Over 50 health experts and nicotine experts from 15 different countries worldwide are trying to tell the World Health Organization (WHO) to not classify e-cigarettes as tobacco products because it could endanger the “significant health innovation.”
The experts banded together to write an open letter to Dr. Margaret Chan. Dr. Chan is the Director General of WHO, and the letter argues that e-cigarettes play a vital role in the fight against smoking.
“These products could be among the most significant health innovations of the 21st century — perhaps saving hundreds of millions of lives. The urge to control and suppress them as tobacco products should be resisted,” the group of experts wrote.
The letter comes as a response to leaked WHO documents that seemed to view e-cigarettes as a both harmful and a threat. The leaked documents came from a meeting last November.
The letter has a total of 53 signatories, all of whom are respected members of the health field. One of the members is David Sweanor, a law professor at the University of Ottawa who also works on tobacco control.
“We’re here to try to get rid of cigarettes, we’re here to try to make cigarettes obsolete and we have the potential with technology to start to do that, and that would be one of the biggest breakthroughs we’ve ever had in public health,” Sweanor said in an interview.
Currently, around 1.3 billion people smoke globally, and WHO predicates that up to a billion people will die premature-deaths in the 21st century due to tobacco products. While tobacco products are deadly, the experts want to have WHO understand that some are deadlier than others, and e-cigarettes can be a huge help to smokers. They could also save millions of lives.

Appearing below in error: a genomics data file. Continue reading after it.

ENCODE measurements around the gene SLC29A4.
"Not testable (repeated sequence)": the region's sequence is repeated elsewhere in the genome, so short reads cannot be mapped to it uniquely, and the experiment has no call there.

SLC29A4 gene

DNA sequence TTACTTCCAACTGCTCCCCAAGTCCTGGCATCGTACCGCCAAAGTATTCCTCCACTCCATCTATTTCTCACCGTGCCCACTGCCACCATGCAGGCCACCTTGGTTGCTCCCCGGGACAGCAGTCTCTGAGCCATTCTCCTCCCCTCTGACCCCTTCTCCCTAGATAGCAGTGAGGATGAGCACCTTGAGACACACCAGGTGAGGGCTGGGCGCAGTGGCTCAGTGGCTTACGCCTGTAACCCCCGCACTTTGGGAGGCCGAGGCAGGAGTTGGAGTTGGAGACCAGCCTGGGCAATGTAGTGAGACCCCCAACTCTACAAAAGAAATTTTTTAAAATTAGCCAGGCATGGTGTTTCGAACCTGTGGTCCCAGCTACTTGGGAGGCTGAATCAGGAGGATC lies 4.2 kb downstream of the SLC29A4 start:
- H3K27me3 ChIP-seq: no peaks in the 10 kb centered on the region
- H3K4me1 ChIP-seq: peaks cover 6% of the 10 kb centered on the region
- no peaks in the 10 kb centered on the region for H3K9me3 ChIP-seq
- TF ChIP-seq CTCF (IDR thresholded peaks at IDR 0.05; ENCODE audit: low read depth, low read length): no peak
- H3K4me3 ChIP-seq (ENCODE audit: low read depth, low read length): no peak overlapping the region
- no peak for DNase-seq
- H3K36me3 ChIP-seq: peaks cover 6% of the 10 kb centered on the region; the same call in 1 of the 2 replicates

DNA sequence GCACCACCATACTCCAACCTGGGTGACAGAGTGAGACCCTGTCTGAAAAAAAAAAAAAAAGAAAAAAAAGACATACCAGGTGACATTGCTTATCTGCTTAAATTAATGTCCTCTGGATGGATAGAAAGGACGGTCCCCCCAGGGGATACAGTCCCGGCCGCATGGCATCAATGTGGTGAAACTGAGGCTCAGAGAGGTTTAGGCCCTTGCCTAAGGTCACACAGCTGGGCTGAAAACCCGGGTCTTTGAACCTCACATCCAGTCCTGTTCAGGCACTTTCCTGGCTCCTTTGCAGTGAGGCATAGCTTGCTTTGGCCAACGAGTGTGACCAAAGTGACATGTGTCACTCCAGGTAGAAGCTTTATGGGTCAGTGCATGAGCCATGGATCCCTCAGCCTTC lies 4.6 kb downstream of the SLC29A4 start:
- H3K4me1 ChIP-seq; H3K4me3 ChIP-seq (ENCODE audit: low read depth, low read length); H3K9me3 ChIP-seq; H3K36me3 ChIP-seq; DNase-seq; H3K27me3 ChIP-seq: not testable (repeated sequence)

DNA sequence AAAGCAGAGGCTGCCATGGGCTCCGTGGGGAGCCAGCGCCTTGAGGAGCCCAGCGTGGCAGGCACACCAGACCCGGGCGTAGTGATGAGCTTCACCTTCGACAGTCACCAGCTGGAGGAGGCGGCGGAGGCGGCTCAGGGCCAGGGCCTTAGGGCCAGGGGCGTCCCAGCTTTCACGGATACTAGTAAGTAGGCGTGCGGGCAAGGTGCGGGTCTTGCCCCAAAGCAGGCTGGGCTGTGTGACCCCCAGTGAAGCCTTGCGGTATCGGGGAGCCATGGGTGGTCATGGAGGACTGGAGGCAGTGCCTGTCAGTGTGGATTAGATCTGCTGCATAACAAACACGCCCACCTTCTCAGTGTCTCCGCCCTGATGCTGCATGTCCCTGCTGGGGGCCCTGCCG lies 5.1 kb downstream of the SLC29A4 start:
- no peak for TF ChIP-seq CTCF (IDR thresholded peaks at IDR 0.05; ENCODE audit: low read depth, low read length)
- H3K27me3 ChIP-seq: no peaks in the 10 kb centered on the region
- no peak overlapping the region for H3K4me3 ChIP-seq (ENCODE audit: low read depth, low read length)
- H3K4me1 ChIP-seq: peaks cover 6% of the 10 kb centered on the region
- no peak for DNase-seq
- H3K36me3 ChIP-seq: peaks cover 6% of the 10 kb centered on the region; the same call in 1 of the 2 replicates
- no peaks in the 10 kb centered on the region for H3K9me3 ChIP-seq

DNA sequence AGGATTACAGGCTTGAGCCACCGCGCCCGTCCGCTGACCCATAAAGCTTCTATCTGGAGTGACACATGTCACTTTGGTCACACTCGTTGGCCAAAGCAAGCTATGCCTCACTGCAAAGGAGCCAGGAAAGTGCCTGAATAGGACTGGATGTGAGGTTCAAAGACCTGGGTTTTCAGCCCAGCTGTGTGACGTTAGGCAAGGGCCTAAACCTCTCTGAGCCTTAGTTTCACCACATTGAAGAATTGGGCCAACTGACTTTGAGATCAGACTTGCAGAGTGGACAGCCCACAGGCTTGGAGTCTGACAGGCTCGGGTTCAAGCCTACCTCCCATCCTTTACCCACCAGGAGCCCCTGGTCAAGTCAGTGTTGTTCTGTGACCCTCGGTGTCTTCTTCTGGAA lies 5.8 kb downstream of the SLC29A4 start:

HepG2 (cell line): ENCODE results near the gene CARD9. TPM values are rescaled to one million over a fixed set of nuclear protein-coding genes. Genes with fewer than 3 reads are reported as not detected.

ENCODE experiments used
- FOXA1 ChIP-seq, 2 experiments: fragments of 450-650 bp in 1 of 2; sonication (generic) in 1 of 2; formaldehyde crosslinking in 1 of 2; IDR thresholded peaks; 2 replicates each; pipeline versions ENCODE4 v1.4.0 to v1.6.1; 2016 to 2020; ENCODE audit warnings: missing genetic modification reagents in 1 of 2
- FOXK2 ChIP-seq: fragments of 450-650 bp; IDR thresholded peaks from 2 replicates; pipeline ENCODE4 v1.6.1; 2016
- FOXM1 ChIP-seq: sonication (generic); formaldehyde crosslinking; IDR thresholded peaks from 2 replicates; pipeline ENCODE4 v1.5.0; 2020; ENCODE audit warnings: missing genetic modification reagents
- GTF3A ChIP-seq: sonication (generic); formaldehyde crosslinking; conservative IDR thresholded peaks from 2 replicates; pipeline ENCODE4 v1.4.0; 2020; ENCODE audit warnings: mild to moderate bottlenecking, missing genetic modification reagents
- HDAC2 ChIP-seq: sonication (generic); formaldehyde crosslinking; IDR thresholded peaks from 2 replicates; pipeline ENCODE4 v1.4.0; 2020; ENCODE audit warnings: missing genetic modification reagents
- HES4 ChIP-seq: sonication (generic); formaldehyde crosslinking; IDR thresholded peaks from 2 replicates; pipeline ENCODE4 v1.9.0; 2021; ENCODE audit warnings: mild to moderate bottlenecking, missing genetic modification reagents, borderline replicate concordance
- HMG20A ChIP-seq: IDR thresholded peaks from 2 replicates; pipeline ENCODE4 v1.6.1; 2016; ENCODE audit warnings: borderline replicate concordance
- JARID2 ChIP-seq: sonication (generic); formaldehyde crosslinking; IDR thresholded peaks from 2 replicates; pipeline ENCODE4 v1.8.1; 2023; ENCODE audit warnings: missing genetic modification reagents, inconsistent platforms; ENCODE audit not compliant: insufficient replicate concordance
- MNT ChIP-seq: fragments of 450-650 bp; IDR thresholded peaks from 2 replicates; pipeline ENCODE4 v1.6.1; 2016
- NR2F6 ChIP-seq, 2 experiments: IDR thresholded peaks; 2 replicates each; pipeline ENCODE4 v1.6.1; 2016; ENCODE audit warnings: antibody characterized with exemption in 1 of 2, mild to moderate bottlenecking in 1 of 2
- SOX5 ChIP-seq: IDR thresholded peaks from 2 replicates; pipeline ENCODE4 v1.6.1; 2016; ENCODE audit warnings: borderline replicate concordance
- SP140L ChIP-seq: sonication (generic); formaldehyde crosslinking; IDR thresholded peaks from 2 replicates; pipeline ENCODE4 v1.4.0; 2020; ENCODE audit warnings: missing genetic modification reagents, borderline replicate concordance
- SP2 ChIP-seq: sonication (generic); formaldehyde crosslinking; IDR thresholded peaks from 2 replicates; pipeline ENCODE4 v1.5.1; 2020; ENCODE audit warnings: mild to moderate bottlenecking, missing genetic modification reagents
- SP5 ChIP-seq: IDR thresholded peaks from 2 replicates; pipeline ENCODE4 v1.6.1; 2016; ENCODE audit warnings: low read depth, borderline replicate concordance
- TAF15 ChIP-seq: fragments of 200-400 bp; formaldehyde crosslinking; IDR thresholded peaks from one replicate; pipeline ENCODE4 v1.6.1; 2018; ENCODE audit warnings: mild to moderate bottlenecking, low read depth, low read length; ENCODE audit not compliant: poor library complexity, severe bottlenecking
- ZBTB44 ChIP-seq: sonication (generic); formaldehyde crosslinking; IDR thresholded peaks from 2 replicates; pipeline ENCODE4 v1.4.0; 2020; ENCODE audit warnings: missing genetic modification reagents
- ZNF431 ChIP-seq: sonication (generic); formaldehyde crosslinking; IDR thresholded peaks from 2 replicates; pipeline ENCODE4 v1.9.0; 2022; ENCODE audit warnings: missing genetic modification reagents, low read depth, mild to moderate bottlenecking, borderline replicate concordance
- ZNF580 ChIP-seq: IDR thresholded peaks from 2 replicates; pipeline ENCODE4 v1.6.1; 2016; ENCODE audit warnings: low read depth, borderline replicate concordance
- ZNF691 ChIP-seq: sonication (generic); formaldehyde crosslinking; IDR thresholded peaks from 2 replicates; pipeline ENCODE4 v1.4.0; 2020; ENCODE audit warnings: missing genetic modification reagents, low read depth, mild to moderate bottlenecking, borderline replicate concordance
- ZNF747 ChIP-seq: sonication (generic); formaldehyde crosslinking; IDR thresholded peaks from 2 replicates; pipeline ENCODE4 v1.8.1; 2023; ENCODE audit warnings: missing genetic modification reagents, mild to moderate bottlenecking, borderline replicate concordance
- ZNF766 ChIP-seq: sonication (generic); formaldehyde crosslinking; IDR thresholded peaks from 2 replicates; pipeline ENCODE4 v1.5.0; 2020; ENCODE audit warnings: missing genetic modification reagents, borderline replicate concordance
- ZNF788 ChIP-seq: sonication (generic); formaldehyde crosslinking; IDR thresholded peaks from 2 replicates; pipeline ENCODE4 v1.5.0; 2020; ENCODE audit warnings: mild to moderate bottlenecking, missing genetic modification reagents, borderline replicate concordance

“For the WHO to suggest that e-cigarettes are as risky as other tobacco products would send an erroneous and bleak message to the millions of current e-cigarette users who have used them to quit smoking,” said Robert West, one of the experts that signed the letter. “It would discourage smokers from trying them and we would miss out on a major opportunity to reduce smoke related deaths globally,” said West, who is also a Professor of Health Psychology and Director of Tobacco Studies at University College in London
The group of signatories does not want the UN run World Health Organization to put low-risk nicotine products, such as e-cigarettes, under the category of tobacco products. This would make them harder to get and more expensive, which would ultimately defeat their purpose.
The general purpose of these products is to offer smokers an affordable, available, and low-risk substitute to cigarettes. By classifying e-cigarettes as tobacco, they will no longer be as affordable or as readily available, causing more people to stick to buying regular cigarettes.
Whether or not the letter will accomplish its goal has yet to be seen, though it would be nice to see it succeed.